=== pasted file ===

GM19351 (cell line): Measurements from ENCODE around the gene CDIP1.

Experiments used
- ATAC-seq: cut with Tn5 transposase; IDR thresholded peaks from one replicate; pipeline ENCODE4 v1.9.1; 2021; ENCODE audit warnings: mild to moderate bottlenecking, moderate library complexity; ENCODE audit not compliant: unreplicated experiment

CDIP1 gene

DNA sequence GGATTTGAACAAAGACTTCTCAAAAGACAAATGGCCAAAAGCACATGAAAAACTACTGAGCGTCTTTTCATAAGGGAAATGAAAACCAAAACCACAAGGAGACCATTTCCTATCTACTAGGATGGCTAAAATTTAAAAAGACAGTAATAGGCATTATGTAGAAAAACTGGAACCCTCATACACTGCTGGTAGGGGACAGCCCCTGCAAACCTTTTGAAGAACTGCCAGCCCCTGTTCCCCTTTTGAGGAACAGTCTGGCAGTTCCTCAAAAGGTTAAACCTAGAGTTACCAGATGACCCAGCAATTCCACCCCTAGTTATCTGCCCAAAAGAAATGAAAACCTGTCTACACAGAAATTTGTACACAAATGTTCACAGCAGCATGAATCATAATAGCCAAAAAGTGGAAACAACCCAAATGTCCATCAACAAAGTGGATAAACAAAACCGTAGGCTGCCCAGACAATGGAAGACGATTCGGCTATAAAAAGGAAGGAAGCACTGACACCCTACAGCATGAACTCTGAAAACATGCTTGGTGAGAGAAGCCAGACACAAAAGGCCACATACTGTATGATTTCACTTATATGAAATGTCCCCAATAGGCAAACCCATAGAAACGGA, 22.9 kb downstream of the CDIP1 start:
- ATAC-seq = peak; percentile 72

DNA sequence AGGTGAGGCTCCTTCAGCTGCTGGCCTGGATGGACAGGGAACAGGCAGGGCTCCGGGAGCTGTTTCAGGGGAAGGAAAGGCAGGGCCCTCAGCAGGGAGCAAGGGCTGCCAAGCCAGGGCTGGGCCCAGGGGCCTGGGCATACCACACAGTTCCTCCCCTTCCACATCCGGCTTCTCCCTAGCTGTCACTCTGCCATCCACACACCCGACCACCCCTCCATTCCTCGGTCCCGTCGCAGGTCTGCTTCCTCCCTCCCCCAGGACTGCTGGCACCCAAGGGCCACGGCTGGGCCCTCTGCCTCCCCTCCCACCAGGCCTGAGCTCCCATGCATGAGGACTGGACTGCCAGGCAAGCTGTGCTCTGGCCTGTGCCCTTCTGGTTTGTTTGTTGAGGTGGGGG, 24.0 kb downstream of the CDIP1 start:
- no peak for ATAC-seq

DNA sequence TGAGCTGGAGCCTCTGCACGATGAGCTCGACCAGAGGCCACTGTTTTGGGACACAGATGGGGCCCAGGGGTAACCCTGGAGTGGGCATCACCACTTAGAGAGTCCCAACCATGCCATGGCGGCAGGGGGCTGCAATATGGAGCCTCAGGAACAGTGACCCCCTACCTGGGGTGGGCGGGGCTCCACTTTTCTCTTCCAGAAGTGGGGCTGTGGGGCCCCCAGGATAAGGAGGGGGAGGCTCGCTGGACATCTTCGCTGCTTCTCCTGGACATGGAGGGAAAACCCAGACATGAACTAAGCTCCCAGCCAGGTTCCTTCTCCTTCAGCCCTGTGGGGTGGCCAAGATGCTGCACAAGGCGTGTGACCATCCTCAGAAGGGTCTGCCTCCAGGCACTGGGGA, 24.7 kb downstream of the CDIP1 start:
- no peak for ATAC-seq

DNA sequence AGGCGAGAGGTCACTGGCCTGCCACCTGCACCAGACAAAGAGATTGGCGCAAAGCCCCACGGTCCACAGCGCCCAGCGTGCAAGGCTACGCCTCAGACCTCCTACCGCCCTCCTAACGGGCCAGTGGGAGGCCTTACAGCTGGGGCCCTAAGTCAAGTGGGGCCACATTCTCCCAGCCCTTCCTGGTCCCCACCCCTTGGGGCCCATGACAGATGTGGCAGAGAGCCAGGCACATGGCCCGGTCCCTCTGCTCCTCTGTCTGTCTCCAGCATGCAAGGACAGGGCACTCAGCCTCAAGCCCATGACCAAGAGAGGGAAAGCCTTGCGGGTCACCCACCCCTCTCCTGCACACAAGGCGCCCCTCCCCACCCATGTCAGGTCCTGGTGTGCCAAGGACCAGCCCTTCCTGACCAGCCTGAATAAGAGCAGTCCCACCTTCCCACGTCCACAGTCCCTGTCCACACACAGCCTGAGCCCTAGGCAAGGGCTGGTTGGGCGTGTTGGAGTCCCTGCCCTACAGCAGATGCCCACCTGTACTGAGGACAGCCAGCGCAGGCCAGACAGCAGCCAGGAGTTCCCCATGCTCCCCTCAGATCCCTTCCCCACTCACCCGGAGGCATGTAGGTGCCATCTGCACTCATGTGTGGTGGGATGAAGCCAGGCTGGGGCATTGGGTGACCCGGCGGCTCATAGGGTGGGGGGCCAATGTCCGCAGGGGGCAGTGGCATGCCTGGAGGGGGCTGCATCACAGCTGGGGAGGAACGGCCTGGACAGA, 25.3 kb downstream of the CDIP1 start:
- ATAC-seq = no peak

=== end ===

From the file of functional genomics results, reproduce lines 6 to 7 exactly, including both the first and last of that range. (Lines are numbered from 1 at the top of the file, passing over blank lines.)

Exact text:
- ATAC-seq = peak; percentile 72

DNA sequence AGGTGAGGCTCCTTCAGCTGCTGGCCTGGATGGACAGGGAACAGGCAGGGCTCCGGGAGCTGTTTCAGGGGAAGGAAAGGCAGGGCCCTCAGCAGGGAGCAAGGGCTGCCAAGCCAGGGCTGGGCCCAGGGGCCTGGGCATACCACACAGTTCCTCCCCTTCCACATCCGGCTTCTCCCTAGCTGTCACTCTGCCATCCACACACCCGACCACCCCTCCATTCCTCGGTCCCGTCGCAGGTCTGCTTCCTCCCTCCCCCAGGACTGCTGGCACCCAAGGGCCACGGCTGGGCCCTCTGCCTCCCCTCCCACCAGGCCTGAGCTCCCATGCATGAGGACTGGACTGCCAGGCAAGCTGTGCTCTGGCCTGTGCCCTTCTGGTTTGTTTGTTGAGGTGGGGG, 24.0 kb downstream of the CDIP1 start: